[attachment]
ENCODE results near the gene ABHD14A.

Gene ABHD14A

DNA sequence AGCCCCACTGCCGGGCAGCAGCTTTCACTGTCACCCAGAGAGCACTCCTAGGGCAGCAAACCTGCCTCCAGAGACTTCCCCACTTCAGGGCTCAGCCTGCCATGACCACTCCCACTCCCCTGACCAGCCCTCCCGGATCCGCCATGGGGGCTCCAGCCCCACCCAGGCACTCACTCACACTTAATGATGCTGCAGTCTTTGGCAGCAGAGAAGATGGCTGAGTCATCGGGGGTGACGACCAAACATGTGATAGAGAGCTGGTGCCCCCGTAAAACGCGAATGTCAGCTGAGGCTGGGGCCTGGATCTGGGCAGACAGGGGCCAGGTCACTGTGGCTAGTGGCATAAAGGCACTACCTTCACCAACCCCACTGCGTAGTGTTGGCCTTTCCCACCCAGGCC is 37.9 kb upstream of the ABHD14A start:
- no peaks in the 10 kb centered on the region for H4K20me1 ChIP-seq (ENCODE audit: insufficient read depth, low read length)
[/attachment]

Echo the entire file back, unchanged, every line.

ENCODE results near the gene ABHD14A.

Gene ABHD14A

DNA sequence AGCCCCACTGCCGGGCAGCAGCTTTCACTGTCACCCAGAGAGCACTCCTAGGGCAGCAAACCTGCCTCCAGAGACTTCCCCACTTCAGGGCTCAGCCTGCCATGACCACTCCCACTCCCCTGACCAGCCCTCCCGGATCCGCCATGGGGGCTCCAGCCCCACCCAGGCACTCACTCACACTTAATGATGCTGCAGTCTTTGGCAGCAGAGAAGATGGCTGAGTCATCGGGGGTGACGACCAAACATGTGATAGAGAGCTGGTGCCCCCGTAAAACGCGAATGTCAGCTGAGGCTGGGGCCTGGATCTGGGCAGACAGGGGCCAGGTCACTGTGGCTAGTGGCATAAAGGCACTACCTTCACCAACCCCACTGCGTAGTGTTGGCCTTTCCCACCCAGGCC is 37.9 kb upstream of the ABHD14A start:
- no peaks in the 10 kb centered on the region for H4K20me1 ChIP-seq (ENCODE audit: insufficient read depth, low read length)